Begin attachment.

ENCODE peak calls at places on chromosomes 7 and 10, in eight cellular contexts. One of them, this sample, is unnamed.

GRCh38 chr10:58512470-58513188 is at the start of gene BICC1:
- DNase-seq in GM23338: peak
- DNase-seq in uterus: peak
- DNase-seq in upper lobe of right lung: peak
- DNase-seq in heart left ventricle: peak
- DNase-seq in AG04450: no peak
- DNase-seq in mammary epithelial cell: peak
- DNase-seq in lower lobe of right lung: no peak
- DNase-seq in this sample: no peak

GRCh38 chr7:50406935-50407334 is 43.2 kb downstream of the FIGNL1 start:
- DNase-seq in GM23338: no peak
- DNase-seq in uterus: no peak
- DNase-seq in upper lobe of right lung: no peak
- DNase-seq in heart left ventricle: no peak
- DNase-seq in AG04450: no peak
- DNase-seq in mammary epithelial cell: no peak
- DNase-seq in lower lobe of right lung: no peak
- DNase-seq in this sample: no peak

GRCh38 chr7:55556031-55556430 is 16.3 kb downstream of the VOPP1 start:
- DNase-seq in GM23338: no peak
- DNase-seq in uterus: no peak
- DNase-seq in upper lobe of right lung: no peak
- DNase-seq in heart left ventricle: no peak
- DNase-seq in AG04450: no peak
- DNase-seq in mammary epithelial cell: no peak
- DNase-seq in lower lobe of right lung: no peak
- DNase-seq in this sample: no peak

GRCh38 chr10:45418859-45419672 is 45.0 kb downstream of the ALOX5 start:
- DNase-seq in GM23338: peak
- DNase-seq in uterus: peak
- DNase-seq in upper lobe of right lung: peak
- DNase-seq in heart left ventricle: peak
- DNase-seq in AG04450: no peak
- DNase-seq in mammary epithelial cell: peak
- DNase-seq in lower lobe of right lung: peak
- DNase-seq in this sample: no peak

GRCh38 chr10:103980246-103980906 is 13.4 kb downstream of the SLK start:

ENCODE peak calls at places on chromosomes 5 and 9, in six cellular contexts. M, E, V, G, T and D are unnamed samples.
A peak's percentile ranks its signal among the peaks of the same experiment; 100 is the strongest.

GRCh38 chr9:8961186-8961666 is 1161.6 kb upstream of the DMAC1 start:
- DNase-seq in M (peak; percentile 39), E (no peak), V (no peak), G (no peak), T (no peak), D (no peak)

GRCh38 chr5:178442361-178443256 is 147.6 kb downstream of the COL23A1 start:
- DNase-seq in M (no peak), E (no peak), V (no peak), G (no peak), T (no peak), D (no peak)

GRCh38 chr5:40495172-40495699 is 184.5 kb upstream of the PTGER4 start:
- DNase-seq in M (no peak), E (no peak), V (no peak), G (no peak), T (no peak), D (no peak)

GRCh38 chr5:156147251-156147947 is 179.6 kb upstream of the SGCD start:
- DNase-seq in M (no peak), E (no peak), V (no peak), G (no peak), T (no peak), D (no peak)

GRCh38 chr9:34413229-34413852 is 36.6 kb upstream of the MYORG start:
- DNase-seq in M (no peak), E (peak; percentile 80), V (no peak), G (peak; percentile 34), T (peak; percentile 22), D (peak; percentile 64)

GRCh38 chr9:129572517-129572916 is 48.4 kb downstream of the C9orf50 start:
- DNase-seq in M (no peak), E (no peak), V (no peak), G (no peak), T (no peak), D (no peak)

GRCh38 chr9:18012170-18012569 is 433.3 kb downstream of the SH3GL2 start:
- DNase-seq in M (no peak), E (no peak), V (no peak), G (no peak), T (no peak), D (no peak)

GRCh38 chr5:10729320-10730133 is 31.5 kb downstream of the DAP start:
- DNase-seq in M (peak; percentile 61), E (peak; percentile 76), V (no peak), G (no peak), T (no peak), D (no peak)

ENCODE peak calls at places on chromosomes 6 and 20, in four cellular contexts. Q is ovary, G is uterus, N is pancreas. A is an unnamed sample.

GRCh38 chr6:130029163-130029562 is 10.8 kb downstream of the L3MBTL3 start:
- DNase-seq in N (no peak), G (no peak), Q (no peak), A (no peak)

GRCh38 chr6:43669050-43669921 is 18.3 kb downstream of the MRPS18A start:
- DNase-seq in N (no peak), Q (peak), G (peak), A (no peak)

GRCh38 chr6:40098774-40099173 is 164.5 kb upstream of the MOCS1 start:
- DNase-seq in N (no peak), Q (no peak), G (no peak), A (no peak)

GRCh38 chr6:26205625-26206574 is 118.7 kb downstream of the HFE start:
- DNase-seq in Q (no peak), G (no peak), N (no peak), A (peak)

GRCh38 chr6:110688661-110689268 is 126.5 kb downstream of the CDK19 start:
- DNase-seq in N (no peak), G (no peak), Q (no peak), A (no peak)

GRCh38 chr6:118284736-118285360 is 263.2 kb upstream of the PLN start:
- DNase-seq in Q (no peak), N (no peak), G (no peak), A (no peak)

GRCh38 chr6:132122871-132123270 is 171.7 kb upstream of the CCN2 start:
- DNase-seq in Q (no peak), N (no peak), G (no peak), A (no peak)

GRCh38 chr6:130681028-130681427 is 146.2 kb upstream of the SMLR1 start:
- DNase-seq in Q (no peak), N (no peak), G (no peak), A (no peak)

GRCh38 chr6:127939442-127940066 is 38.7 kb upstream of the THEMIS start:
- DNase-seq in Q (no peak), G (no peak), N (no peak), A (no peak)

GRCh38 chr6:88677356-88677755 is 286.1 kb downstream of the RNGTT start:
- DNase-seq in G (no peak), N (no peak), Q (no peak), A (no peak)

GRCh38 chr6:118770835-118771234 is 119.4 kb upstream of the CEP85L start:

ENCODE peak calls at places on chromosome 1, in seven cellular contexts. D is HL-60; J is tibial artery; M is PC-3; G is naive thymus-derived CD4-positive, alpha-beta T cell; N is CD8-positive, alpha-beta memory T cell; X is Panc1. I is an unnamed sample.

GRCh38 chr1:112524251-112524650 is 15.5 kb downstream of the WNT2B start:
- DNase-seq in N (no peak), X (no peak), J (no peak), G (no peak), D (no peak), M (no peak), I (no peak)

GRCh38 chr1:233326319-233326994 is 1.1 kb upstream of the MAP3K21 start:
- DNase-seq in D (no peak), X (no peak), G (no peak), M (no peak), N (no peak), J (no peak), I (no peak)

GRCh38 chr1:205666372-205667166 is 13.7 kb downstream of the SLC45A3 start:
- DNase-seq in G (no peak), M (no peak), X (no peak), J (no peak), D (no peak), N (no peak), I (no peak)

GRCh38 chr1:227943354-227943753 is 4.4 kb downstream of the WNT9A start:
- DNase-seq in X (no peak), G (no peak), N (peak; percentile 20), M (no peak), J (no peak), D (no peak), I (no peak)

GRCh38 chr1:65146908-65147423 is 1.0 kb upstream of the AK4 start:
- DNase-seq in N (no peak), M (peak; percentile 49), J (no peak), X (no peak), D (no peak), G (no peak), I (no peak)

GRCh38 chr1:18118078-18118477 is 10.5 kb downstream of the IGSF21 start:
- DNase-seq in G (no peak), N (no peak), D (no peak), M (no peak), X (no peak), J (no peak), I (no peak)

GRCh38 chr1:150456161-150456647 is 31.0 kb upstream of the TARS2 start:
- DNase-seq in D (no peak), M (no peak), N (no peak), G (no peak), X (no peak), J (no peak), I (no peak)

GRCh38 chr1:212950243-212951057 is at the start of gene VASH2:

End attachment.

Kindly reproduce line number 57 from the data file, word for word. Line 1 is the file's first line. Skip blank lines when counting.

ENCODE peak calls at places on chromosomes 6 and 20, in four cellular contexts. Q is ovary, G is uterus, N is pancreas. A is an unnamed sample.